Review Summary: Listening to Modern Vampires of the City feels like listening to something important.
Why hasn’t Vampire Weekend failed yet? They released their self-titled debut in 2008 to great critical acclaim. In the years between 2008 and the 2010 release of Contra their reputation grew to be that of one-album-wonders, with many many many people growing tired of the preppy and constantly upbeat debut that had been adopted by teen mall-shoppers. It had become common among the hipper-than-thou music community to believe that the band had no substance whatsoever. So while waiting for Contra to be released, interest became less in how they were going to keep fresh and more in how they were going to fall flat on their faces. However, upon the release of the album, it received just as much critical acclaim as their debut, if not more.
Contra became regarded as a small step up from the debut, featuring a more expansive sound that, while keeping true to the “substanceless” joy of previous, managed to also make a couple of strides that allowed the band’s sound to stay fresh. But again, the band was soon seen as nothing more than mindless fun for youngsters unfamiliar with the work of Paul Simon. I even began to think, “Vampire Weekend is just catchy and fun and as long as they keep that up I’ll listen to it regardless of whether or not they have any substance,” and that was my highest expectation coming into the newest album. But to my surprise, listening to Modern Vampires of the City, feels like listening to something important, which is something I’ve never felt while listening to past Vampire Weekend albums.
Modern Vampires brings with it a new dimension for Vampire Weekend. The most noticeable difference between “old” Vampire Weekend and new is the fact that they are playing slower songs. The speed of their first two albums is what drew people to them; they were quick and catchy. Bringing slower songs into the mix would worry anybody who doesn’t believe in Koenig and co.’s ability to progress in musical style. Playing slow songs in the same style (both musically and lyrically) of past Vampire Weekend albums would be a treacherous task. Realizing this, Vampire Weekend adapted as they saw fit. Gone are the shrugged off references to Cape Cod and the like. Instead, the lyrics are now about things like spirituality. This growth in lyrical maturity dictates the sound and the speed of the songs. With lyrical matter built from references to places like Cape Cod, it isn’t necessary to spend time allowing the themes to grow; but with newer spiritual lyrics in songs like “Worship You,” a song that sounds so familiarly churchy, and “Ya Hey,” a personal and absolute favorite that gives off a relatable sense of disillusionment, they finally have a reason to change their dynamic.
The song that best represents this growth is “Hannah Hunt,” which very well might be the most accomplished Vampire Weekend song released to date. It begins with some fuzz, a lone piano, and Ezra Koenig’s softly-sung voice. The further along the song goes, the more elements enter. After two minutes, a bass guitar, the patting of drums, and some harmony in the vocals can be heard. As the third minute of the song is entered, some sort of piano/guitar solo raises the song up with the addition of prominently banged drums. The glue that holds this together is the risen vocals of Ezra, which become more shouty than softly-sung. The song grows into a true climax that best embodies the growth of the band on this album.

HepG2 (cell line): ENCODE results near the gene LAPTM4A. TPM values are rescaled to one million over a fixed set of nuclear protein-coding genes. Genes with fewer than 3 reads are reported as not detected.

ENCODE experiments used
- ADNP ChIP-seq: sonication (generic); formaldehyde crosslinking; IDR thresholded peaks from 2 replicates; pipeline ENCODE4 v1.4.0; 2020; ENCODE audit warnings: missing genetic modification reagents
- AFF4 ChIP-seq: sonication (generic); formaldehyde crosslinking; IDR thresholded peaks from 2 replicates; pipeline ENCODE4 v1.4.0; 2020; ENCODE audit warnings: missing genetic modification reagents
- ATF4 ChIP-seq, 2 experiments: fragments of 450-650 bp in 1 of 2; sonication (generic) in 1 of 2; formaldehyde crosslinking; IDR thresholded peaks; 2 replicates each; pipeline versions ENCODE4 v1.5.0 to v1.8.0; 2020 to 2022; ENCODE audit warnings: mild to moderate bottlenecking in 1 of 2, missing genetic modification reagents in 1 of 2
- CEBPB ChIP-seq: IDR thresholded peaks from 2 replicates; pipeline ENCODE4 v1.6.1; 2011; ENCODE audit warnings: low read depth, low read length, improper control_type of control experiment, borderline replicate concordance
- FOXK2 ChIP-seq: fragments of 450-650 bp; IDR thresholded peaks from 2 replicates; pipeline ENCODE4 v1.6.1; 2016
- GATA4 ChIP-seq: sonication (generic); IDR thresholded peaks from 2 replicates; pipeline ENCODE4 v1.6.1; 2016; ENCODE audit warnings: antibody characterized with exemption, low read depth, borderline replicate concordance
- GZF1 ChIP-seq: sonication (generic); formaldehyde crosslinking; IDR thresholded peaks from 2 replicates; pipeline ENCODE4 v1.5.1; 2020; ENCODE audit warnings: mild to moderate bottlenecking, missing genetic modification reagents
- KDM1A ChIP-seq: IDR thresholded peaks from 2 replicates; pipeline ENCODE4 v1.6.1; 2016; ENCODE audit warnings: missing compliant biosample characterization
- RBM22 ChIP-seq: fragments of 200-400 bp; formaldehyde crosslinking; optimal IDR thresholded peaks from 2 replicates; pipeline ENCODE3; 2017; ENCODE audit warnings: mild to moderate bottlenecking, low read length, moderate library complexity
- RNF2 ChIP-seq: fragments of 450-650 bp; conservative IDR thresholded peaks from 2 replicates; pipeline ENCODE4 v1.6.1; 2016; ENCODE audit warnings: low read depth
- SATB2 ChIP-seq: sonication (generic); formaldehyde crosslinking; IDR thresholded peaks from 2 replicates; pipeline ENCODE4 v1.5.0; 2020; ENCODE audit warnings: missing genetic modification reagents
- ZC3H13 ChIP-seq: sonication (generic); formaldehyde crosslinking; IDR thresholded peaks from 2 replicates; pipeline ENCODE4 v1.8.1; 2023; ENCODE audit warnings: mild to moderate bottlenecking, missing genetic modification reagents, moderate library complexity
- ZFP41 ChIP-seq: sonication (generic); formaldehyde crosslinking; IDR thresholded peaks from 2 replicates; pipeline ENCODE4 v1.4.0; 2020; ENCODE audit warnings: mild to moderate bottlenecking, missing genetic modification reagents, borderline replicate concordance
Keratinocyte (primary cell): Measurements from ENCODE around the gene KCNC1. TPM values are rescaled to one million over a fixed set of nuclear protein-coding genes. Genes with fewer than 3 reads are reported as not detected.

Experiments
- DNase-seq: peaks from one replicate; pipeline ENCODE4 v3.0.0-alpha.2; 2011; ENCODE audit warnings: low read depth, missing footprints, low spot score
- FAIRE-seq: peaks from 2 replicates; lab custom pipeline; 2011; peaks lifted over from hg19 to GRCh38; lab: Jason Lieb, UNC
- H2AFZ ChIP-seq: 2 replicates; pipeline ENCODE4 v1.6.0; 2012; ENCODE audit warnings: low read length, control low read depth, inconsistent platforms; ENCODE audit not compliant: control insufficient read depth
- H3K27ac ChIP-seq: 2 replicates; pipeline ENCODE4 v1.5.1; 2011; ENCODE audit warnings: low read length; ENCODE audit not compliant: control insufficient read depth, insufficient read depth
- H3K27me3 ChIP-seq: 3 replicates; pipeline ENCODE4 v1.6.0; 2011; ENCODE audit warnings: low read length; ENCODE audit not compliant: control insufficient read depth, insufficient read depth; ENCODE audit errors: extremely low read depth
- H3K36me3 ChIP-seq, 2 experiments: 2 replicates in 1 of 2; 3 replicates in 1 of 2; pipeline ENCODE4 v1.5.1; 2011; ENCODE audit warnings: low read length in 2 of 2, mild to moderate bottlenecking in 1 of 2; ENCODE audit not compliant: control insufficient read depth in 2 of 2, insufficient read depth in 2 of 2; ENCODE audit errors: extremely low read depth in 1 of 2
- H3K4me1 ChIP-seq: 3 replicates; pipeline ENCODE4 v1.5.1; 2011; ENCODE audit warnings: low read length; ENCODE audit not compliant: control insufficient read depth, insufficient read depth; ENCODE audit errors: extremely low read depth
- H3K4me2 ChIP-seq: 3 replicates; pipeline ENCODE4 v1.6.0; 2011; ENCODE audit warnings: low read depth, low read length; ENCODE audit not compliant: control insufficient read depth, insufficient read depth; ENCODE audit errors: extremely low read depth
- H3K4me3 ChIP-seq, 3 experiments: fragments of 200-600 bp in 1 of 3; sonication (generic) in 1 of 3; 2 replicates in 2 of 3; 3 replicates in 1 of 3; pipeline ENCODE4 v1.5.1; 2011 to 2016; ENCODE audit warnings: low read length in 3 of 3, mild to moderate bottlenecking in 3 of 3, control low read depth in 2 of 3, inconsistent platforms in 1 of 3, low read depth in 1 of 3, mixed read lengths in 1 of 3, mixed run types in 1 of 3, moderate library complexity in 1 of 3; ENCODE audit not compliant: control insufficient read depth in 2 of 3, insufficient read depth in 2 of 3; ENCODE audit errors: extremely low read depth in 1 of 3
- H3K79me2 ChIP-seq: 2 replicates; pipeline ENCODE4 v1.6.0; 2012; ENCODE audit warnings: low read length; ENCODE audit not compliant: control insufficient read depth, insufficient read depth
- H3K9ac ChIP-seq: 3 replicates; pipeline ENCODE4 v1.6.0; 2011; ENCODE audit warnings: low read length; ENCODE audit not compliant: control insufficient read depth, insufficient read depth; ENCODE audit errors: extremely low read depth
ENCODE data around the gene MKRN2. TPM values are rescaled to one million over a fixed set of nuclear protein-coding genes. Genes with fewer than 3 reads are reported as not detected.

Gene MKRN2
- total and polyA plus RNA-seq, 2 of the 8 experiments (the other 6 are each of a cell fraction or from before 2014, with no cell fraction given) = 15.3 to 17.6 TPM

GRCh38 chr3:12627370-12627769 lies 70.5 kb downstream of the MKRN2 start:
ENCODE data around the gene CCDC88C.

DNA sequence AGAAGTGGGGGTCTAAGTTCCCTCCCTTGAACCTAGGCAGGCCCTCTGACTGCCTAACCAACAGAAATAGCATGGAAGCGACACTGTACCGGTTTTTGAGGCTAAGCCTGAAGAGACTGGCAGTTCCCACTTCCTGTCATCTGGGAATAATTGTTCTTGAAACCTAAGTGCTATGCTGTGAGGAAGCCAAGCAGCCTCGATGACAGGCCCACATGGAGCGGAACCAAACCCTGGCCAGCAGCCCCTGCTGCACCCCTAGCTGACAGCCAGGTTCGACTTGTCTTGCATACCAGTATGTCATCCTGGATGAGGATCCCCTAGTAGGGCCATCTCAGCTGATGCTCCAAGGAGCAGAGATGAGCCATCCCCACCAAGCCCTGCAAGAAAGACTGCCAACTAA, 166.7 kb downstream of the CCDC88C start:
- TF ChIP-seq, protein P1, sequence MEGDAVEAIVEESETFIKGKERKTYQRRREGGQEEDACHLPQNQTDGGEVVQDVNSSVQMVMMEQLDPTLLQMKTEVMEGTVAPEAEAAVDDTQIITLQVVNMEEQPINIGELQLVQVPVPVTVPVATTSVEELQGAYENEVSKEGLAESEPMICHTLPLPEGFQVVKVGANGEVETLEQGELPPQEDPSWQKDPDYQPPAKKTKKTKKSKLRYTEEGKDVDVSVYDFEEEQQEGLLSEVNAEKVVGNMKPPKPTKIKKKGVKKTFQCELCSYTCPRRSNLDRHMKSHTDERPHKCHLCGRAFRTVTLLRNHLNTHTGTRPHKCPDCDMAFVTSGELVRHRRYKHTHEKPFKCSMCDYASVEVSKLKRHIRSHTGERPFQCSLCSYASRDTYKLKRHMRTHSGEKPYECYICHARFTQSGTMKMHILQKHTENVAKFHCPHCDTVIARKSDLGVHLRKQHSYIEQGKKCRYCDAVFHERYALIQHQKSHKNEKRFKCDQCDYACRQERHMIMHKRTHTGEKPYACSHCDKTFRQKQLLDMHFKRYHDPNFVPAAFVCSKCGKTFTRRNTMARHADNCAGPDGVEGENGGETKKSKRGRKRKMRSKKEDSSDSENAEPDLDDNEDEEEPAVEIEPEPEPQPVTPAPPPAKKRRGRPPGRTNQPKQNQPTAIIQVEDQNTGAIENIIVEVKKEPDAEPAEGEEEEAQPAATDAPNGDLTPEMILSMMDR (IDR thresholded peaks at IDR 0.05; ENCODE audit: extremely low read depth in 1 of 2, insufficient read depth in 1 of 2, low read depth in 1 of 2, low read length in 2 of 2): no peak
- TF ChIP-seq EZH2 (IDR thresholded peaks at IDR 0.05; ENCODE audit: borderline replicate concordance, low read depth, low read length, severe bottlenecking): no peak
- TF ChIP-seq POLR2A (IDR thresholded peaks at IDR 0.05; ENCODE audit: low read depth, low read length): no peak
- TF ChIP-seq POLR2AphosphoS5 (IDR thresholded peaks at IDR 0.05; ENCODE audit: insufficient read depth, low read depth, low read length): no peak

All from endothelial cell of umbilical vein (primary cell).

“Unbelievers” is a song on the album worth noting due to its ability to mesh the spiritual theme into a catchy love song that reminds us that the Cape Cod-era Vampy Weeks is still there. This song possesses a Buddy Holly rockabilly kind of vibe that drives it, much like what occurs during “Diane Young” as well. Musically, there is no greater treat than the ending of the song “Don’t Lie” which features a short, nostalgic guitar outro that has the wavering sound of an old vinyl record. Also of note is “Hudson,” a pseudo-closing track that contradicts everything we’ve known Vampire Weekend to be. It is dark and haunting, and its lyrics discuss death. When horns emerge near the midway point of the song, they only plunge the song further into the depths of some Westerny, circus nightmare, and it works in favor of the band as it adds another component to their sound.
And now to return to the opening question: Why hasn’t Vampire Weekend failed yet? Everybody is waiting for it, preparing themselves. The months following new Vampire Weekend releases carry anticipation for their impending crash to earth. After their third release, it is becoming clear that they haven’t failed because they are too good for that. As is evident by their album-by-album progression, they are too talented to simply out themselves as mere indie gimmicks as was previously thought of them. We are watching and hearing a growth from the naïve and collegiate Vampire Weekend on their debut album to the contemplative and mature band we see with the release of Modern Vampires of the City. The public perception of them as an artificial indie-of-the-week band continues to diminish in spite of the public’s almost sick desire to have their beliefs confirmed. With Modern Vampires the question stops being “Why hasn’t Vampire Weekend failed yet?” and becomes a rhetorical “Why are we waiting for Vampire Weekend to fail?” The exponential growth heard on this album forces us to examine that question. Get back to me when you find an adequate answer.